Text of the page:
We use dewalt for small angle grinders now. most last a year or two then go to grinder heaven.

                Myself I hate grinding and always told new welders that if they grind on anything over 5 minutes they suck.

                I used to work at a foundry where they had big grinders with huge air lines like what runs a jackhammer. those boys were fast.

                Comment


                • #9
                  Originally posted by BadDog
                  I'm usually a proponent of buying at least a step or two above the bottom. But not on grinders. At the moment I've got 6 grinders setup with various wheels so I just grab what I need. Any guesses what that would cost if I used my favored Milwaukee brand grinders? Often have at least 4 plugged up and swapping from one to the next on any given job. Just walked in from one where I was using a knotted wire wheel, flap wheel, and cutting wheel back and forth for about an hour. So I use the HF grinders at $17-19 each. I bought the first in/around 2000, added to the stable every now and then, usually under guise of "having one on the shelf for WHEN one fails."

                  Invariably the "backup" eventually gets mounted with something when the others are otherwise occupied. But I have yet to see one die for more than want of brushes (each comes with spares, I think I have at least 4 more). Yes, they are "garbage" and lack the feel of either my Milwaukee or the big 1950s 9" Black and Decker 15 lb "Grinder of Death" (that thing WILL hurt you).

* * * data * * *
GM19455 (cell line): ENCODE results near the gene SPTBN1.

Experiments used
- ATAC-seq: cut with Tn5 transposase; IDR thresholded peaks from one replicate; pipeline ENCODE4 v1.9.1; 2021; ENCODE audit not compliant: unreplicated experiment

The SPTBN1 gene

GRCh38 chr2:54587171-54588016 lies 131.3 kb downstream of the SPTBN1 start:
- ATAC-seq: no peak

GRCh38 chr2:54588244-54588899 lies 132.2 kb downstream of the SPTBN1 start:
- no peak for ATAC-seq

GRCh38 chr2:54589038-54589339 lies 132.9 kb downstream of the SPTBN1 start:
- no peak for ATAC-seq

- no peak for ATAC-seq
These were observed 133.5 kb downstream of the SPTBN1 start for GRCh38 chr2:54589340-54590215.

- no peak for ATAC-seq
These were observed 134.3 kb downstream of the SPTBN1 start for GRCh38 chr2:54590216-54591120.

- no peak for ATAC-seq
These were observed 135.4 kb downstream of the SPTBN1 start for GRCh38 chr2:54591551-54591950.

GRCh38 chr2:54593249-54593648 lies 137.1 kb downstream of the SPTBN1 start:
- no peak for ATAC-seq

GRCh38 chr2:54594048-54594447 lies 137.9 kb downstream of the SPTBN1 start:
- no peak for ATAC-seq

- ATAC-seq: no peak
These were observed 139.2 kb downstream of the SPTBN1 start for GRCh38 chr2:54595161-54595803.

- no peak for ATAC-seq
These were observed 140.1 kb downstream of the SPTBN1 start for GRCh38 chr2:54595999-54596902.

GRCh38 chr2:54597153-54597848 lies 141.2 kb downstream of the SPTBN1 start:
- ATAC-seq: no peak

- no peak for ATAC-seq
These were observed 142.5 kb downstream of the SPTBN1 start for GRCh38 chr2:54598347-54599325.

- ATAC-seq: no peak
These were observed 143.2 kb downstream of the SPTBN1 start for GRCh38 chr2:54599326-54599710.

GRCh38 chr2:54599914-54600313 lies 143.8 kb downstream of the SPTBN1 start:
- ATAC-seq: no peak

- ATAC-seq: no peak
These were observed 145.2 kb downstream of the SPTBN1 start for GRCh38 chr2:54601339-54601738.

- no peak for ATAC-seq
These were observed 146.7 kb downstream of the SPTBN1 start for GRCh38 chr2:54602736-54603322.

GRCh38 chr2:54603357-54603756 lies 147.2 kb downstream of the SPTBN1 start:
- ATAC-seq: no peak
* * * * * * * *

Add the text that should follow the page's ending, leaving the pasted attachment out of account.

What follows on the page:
Beyond that, I prefer the 4.5" in general. To me the best balance of size/capability and widest assortment of readily available wheels in all types. And in my case, all wheels interchange...


                  HF has a few, a very few, really good items and those grinders are definitely one of them. Even if a person has a "good" grinder one or two or three of the HF grinders are good investment and the darn things seem to be like that rabbit, they just keep on going! My first one is several years old now and has been used/abused and generally treated unmercifully but other than a cord repair it has been trouble free. So it's the same here, for the price of the Metabo I can have a tool box full of the HF grinders with different options already mounted. The years of service I have gotten from them have sure convinced me!